Heading into the final game of the 1966 season vs. USC, UCLA was 2–1 in conference games, 8–1 overall and ranked #5 in the country.[9] The Bruins, featuring a "dream backfield" of All-Americans Gary Beban and Mel Farr, lost only one game, at rainy Washington, 16-3, where Huskies' head coach Jim Owens had devoted his entire season to beating Prothro.[9] UCLA had beaten UW the season before, 28-24, with Prothro's trick play, the Z-streak in which a receiver trots towards the sideline like he's going out of the game and then runs a streak pattern unguarded by the inattentive defender.[9] USC was 4–0 in conference and 7–1 overall, having lost to unranked Miami.[9] The Bruins and Trojans played a different number of conference due to uneven scheduling caused by new AAWU members Oregon and Oregon State and schedules made years in advance.[9] It was widely assumed that only losses would be considered and the winner of the 1966 UCLA-USC game would go to the 1967 Rose Bowl. UCLA star quarterback Gary Beban broke his ankle the week before in a win over Stanford, but backup Norman Dow, making his first and only start at quarterback, led UCLA to a 14-7 win.[29][30] That left USC with a 4–1 conference record (7–2 overall) and #5 UCLA with a 3–1 conference record (9–1) overall. Due to their win over USC, it was widely assumed UCLA would get the Rose Bowl berth. However, a vote the next Monday among the AAWU conference athletic directors awarded USC the Rose Bowl berth.[9] It was speculated that the directors believed Beban could not play for UCLA in the Rose Bowl due to the broken ankle, thereby giving the Big Ten Conference representative, Purdue, a better chance to win. As it turned out, Beban could have played. But a bigger reason was that this was to make up for 1964 when Oregon State was voted in ahead of USC. The coach of Oregon State in 1964 was Prothro.[9][31] Another speculation was the vote was against UCLA out of pure jealousy by the rest of the conference, which voted 7–1 for the clearly inferior team. This vote deprived Prothro of being the first coach to earn three consecutive Rose Bowl berths and UCLA athletic director J.D. Morgan called it a "gross injustice" and the "a dark day in UCLA and AAWU Athletic history." Inflamed UCLA students who had gathered for the Rose Bowl celebration rally, took to the streets of Westwood in protest and actually blocked the 405 Freeway for a short time.[9] Ironically, Morgan was the force behind establishing a tie-breaking method adopted by the conference one year later in which only loss column counted; the first tiebreaker was head-to-head results, followed by overall record. If there was still a tie, the Rose Bowl berth would go to the team that had not played in the Rose Bowl the longest. But it was too late for UCLA. In their final game, USC made the AAWU decision look bad by losing to Notre Dame, 51-0. They went on to lose the Rose Bowl as well to Purdue, 14-13, finishing the season at 7–4.

In 1967, Prothro helped a second quarterback capture the Heisman Trophy when Gary Beban was awarded the trophy after the regular season.[9] He would bring his #1 ranked UCLA Bruin team to face #2 USC in one of the "Games of the Century". Despite playing with cracked ribs, Beban threw for 301 yards, but UCLA lost, 21-20, on a spectacular 64-yard run by O. J. Simpson in the 1967 USC vs. UCLA football game.[9] Another big factor was UCLA's acclaimed sophomore kicker Zenon Andusyshyn missing a chip shot field goal, and having two field goals and an extra point attempt blocked.[9]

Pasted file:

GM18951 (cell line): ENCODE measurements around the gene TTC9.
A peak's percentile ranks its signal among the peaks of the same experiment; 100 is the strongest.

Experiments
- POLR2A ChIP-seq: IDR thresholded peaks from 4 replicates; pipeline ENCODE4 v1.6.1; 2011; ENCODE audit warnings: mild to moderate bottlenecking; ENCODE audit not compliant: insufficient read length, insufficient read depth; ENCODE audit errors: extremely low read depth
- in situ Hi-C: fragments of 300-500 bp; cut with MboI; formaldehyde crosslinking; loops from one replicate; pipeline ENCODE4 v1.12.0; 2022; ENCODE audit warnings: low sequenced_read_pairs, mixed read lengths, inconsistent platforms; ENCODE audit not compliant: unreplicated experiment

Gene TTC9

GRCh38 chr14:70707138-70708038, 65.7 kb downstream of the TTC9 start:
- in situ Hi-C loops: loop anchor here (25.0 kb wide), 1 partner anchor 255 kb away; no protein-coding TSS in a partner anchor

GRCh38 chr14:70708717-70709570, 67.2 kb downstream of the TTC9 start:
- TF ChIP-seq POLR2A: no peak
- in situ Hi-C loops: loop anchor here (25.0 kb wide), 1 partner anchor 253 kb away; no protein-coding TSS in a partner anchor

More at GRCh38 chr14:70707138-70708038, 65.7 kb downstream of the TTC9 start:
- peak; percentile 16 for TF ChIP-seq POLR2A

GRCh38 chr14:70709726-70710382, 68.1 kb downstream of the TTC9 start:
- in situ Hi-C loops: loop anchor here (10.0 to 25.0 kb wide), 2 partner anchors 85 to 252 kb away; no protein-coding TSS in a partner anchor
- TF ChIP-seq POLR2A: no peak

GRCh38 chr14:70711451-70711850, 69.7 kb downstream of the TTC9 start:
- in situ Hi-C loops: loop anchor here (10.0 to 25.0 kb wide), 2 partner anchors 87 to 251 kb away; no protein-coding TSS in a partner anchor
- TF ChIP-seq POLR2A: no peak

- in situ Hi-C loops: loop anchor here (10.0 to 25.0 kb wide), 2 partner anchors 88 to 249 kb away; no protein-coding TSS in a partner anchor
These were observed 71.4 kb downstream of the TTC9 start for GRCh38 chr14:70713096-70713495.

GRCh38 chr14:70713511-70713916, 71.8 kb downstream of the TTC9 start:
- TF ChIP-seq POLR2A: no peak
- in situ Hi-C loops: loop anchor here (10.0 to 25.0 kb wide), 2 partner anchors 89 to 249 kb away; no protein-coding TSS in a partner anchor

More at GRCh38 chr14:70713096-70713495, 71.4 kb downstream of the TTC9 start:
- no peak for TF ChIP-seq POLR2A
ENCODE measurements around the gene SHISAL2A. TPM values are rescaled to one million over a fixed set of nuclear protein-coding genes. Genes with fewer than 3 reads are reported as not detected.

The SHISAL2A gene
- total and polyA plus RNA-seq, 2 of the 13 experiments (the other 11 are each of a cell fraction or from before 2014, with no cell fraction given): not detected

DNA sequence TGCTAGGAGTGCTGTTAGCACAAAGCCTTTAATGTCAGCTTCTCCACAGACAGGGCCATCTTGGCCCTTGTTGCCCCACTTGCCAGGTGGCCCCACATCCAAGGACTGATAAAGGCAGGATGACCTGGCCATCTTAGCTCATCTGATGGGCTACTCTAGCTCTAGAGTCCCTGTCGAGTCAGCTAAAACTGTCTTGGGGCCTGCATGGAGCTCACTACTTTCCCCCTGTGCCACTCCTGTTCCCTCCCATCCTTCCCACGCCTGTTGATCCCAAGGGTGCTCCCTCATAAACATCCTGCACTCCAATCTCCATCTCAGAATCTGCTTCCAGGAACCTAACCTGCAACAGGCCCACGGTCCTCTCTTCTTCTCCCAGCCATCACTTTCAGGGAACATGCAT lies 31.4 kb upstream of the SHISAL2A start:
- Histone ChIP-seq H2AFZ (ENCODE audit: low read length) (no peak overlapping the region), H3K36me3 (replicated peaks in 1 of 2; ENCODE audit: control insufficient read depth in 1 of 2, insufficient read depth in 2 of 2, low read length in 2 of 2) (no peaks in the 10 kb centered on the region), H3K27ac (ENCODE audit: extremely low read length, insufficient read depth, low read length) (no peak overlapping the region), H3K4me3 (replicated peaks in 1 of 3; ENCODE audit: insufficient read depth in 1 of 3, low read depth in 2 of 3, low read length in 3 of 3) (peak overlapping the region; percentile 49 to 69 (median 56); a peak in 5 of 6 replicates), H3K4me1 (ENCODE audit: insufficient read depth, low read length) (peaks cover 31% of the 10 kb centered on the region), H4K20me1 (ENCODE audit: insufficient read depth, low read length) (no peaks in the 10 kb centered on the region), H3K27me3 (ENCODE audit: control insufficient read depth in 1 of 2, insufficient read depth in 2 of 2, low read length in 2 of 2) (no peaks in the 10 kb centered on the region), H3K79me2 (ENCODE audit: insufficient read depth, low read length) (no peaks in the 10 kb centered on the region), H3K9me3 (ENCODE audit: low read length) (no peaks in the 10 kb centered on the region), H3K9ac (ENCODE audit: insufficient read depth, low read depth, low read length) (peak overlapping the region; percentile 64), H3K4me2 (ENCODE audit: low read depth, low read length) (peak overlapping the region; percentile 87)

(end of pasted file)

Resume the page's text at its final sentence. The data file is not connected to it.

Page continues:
In what was acknowledged to be a rebuilding year, the Bruins opened the 1968 season with a 63-7 defeat of Pittsburgh and a win over Washington State.[32] The season ground to a halt at Syracuse and with the season-ending injury of quarterback Billy Bolden, and UCLA would win only one more game, over Stanford 20–17. The Bruins gave #1 USC and Heisman Trophy winner O. J. Simpson a scare in a 28–16 loss;[33] UCLA trailed 21–16 late in the fourth quarter and had the ball inside USC's 10-yard line, but USC recovered a fumble and then used almost all of the remaining time in driving for their insurance touchdown.

1969 was the year Prothro had geared his recruiting efforts towards as he believed this was his best team and was capable of contending for the national championship.[9] The Bruins, quarterbacked by a sensational Junior College transfer Dennis Dummit discovered by Prothro, were undefeated until they faced #10 Stanford in Palo Alto.[34] Once again, Prothro was let down by now senior kicker Zenon Andrusyshyn as he missed a short field goal late in the game with the score tied 20–20.[9] Suddenly, two long Jim Plunkett passes had Stanford in field goal range in the final seconds, but UCLA blocked Steve Horowitz's attempt to preserve the tie.[9] One again, the UCLA-USC game would decide the Pac-8 title and the 1970 Rose Bowl berth. UCLA was ranked 6th with a 5–0–1 record in conference and 8–0–1 overall USC was #5 and was 6–0 in conference and 8–0–1 overall (tied Notre Dame in South Bend, 14-14); UCLA and USC were both unbeaten coming into their rivalry game for the first time since 1952. UCLA scored midway through the fourth quarter to take a 12-7 lead (knowing he need a win and not a tie to advance to the Rose Bowl, Prothro had the Bruins go for two after each touchdown and each attempt failed).[9] USC then drove to the winning touchdown with 1:38 to play to win 14-12. The Trojans were aided by two controversial calls; the first was a dubious pass interference call on UCLA's Danny Graham on a 4th-and-10 incompletion. Secondly, on the winning touchdown pass reception, USC receiver Sam Dickerson appeared to be either out of bounds, out of the back of the end zone, or both. This loss supposedly was harder for Prothro to take than the 1967 loss and the freak officiating calls resembled the debacle at Tennessee in 1965.[9][35]